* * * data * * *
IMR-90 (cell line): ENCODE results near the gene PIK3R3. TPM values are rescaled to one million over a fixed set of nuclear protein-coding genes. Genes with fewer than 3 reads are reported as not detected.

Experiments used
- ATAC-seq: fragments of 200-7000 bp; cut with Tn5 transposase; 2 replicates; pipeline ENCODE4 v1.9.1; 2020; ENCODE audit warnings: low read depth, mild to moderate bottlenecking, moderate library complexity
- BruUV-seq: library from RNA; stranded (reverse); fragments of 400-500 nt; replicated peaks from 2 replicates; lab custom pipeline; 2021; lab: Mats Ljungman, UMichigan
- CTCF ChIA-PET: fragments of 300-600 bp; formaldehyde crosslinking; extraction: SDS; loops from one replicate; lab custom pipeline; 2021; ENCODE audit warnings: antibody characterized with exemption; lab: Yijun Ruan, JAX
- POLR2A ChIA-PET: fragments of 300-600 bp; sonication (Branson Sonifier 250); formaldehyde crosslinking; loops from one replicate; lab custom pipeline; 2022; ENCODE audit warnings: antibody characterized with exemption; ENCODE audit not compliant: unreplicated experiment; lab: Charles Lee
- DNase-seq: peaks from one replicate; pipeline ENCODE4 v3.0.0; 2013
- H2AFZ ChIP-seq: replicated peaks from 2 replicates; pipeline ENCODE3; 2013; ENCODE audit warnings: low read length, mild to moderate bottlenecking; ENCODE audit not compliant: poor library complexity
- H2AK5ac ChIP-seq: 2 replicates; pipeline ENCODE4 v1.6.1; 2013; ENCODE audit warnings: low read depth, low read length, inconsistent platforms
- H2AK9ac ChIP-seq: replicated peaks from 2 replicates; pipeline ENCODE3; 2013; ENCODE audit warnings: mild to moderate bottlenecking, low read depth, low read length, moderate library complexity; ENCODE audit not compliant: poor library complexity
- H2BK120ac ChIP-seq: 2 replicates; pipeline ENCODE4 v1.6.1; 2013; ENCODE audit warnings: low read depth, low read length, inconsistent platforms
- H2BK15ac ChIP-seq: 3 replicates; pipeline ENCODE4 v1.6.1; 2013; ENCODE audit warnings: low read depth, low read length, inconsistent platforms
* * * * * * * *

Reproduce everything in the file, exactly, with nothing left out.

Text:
IMR-90 (cell line): ENCODE results near the gene PIK3R3. TPM values are rescaled to one million over a fixed set of nuclear protein-coding genes. Genes with fewer than 3 reads are reported as not detected.

Experiments used
- ATAC-seq: fragments of 200-7000 bp; cut with Tn5 transposase; 2 replicates; pipeline ENCODE4 v1.9.1; 2020; ENCODE audit warnings: low read depth, mild to moderate bottlenecking, moderate library complexity
- BruUV-seq: library from RNA; stranded (reverse); fragments of 400-500 nt; replicated peaks from 2 replicates; lab custom pipeline; 2021; lab: Mats Ljungman, UMichigan
- CTCF ChIA-PET: fragments of 300-600 bp; formaldehyde crosslinking; extraction: SDS; loops from one replicate; lab custom pipeline; 2021; ENCODE audit warnings: antibody characterized with exemption; lab: Yijun Ruan, JAX
- POLR2A ChIA-PET: fragments of 300-600 bp; sonication (Branson Sonifier 250); formaldehyde crosslinking; loops from one replicate; lab custom pipeline; 2022; ENCODE audit warnings: antibody characterized with exemption; ENCODE audit not compliant: unreplicated experiment; lab: Charles Lee
- DNase-seq: peaks from one replicate; pipeline ENCODE4 v3.0.0; 2013
- H2AFZ ChIP-seq: replicated peaks from 2 replicates; pipeline ENCODE3; 2013; ENCODE audit warnings: low read length, mild to moderate bottlenecking; ENCODE audit not compliant: poor library complexity
- H2AK5ac ChIP-seq: 2 replicates; pipeline ENCODE4 v1.6.1; 2013; ENCODE audit warnings: low read depth, low read length, inconsistent platforms
- H2AK9ac ChIP-seq: replicated peaks from 2 replicates; pipeline ENCODE3; 2013; ENCODE audit warnings: mild to moderate bottlenecking, low read depth, low read length, moderate library complexity; ENCODE audit not compliant: poor library complexity
- H2BK120ac ChIP-seq: 2 replicates; pipeline ENCODE4 v1.6.1; 2013; ENCODE audit warnings: low read depth, low read length, inconsistent platforms
- H2BK15ac ChIP-seq: 3 replicates; pipeline ENCODE4 v1.6.1; 2013; ENCODE audit warnings: low read depth, low read length, inconsistent platforms